Well, well, well. What do we have here? It's not often you see something like this at work. In fact, I would say it's rare to even comes across such a patient specimen. The microorganism of interest is in the dead center of the field. This happened some weeks ago.
That's right. What you see there is an amoeba. From where? In the patient's cerebrospinal fluid (CSF).
I'm sure some of you have heard of "brain-eating amoeba" at some point in your life. Before you freak out, this "patient" was long dead by the time the lab received the specimen. One could say, what we were doing was part of the autopsy process. And no, the cause of death was not because of the amoeba. This was a drowning victim.
Without using molecular methods, it is impossible to identify the organism. The most likely id to what we saw in the scope was Naegleria fowleri. That's your brain eater. But, it could also be Balamuthia mandrillaris, which could also cause brain damage.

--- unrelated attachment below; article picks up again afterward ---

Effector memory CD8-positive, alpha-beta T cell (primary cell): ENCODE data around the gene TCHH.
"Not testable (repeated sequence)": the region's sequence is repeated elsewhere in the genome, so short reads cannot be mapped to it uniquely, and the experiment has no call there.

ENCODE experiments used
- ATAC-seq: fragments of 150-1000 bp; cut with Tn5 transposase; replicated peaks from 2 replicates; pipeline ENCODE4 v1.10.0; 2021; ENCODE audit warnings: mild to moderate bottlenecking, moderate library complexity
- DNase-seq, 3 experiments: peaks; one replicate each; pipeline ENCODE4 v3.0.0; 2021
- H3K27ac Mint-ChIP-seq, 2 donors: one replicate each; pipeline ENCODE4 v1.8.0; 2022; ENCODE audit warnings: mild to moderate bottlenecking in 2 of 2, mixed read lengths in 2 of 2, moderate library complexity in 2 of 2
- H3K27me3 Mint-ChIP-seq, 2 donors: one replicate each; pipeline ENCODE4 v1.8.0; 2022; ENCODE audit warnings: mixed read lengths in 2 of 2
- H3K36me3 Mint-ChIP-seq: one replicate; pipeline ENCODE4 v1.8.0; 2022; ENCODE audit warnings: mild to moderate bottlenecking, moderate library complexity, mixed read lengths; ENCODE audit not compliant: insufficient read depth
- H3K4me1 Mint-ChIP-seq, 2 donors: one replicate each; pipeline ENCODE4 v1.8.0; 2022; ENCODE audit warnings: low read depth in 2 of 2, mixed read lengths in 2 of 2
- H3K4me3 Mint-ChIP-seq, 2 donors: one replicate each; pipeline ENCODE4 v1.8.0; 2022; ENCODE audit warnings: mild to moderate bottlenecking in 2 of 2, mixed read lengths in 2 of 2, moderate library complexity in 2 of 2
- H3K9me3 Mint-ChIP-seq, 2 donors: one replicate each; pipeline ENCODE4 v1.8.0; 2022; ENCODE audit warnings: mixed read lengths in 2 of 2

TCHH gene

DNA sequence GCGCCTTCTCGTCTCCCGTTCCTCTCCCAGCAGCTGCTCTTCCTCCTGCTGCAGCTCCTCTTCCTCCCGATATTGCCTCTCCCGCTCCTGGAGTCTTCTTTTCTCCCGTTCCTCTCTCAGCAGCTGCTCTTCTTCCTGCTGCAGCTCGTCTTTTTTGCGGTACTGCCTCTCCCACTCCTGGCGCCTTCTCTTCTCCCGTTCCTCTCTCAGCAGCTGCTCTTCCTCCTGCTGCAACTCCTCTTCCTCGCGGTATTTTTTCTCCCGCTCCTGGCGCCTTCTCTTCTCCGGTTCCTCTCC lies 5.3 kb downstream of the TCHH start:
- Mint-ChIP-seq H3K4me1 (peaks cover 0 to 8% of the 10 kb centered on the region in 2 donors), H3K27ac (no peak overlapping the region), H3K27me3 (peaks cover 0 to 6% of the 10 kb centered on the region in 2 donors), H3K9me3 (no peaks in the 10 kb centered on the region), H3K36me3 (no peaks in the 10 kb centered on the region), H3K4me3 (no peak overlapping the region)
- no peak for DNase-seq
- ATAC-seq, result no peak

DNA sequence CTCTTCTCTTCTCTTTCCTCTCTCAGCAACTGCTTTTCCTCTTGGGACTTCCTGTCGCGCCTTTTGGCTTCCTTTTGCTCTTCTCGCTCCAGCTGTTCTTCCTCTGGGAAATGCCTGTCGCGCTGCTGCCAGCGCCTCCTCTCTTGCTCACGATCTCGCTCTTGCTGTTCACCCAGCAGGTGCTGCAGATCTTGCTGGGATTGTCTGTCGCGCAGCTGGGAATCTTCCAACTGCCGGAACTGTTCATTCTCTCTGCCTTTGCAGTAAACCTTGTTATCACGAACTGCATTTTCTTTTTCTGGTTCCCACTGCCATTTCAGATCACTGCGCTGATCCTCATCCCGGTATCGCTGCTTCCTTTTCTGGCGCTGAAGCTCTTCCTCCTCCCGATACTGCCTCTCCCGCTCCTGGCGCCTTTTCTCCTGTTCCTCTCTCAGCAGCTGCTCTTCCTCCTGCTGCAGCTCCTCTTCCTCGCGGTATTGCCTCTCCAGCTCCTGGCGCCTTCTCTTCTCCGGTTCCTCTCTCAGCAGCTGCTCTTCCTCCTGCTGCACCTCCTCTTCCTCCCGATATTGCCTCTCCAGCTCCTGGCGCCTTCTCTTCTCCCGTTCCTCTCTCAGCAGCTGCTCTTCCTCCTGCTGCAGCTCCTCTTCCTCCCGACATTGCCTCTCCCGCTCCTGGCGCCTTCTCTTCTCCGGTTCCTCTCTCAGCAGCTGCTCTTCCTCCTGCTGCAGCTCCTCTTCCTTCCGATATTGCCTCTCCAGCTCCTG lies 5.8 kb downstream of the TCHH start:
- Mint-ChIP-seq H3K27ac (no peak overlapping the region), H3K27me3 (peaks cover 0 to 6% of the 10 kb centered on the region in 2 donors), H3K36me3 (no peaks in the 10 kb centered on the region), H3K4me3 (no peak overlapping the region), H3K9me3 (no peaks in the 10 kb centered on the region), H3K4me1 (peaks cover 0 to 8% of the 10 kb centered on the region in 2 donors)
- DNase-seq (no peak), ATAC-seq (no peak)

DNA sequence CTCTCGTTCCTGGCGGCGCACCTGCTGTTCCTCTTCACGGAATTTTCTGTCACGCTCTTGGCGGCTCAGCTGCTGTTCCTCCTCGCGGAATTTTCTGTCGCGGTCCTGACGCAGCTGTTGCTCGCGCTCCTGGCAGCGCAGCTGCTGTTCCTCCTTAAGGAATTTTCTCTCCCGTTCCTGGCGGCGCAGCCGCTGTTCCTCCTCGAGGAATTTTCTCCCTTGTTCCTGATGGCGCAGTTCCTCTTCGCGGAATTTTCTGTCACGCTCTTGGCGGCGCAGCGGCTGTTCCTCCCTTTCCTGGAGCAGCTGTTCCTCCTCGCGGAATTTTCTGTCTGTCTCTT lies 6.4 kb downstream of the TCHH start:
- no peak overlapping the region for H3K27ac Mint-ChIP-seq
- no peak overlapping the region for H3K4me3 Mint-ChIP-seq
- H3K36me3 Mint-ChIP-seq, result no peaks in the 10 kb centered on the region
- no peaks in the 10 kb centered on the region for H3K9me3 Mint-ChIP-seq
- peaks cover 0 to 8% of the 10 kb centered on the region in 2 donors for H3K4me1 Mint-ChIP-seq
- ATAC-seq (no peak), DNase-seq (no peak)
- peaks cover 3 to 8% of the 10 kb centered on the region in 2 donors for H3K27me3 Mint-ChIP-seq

Let me pull up some pictures from Wikipedia.
The top image is that of B. mandrillaris. Then, followed by N. fowleri. Now, compare those to the first picture at the beginning of this post. It doesn't help that infections from either organism are rare across the globe. So, expertise is very limited to those who actually do research on the subject.
Given the circumstances surrounding the victim's death, I would assume it's N. fowleri. Although the shape of the organism seen in the scope seemed closer to Balamuthia. The only way I would ever find out is if the medical director does further investigations. Regardless, this was a rare sight and opportunity in the labs to witness.
Does that mean you should be afraid of going into the water? I hope not. The chance of you drowning is much higher than getting amoeba infections. But, don't go snorting water up your nose now.
Posted with STEMGeeks